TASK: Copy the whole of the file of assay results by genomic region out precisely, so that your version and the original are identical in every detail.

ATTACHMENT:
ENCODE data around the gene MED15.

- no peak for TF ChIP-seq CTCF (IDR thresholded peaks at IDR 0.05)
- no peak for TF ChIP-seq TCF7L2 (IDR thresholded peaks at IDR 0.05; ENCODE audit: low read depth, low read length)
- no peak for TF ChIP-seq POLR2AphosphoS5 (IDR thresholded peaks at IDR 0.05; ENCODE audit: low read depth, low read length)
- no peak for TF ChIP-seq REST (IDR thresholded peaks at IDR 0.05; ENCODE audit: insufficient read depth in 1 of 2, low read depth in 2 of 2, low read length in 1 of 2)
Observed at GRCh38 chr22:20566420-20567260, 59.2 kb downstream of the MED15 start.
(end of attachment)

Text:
ENCODE data around the gene MED15.

- no peak for TF ChIP-seq CTCF (IDR thresholded peaks at IDR 0.05)
- no peak for TF ChIP-seq TCF7L2 (IDR thresholded peaks at IDR 0.05; ENCODE audit: low read depth, low read length)
- no peak for TF ChIP-seq POLR2AphosphoS5 (IDR thresholded peaks at IDR 0.05; ENCODE audit: low read depth, low read length)
- no peak for TF ChIP-seq REST (IDR thresholded peaks at IDR 0.05; ENCODE audit: insufficient read depth in 1 of 2, low read depth in 2 of 2, low read length in 1 of 2)
Observed at GRCh38 chr22:20566420-20567260, 59.2 kb downstream of the MED15 start.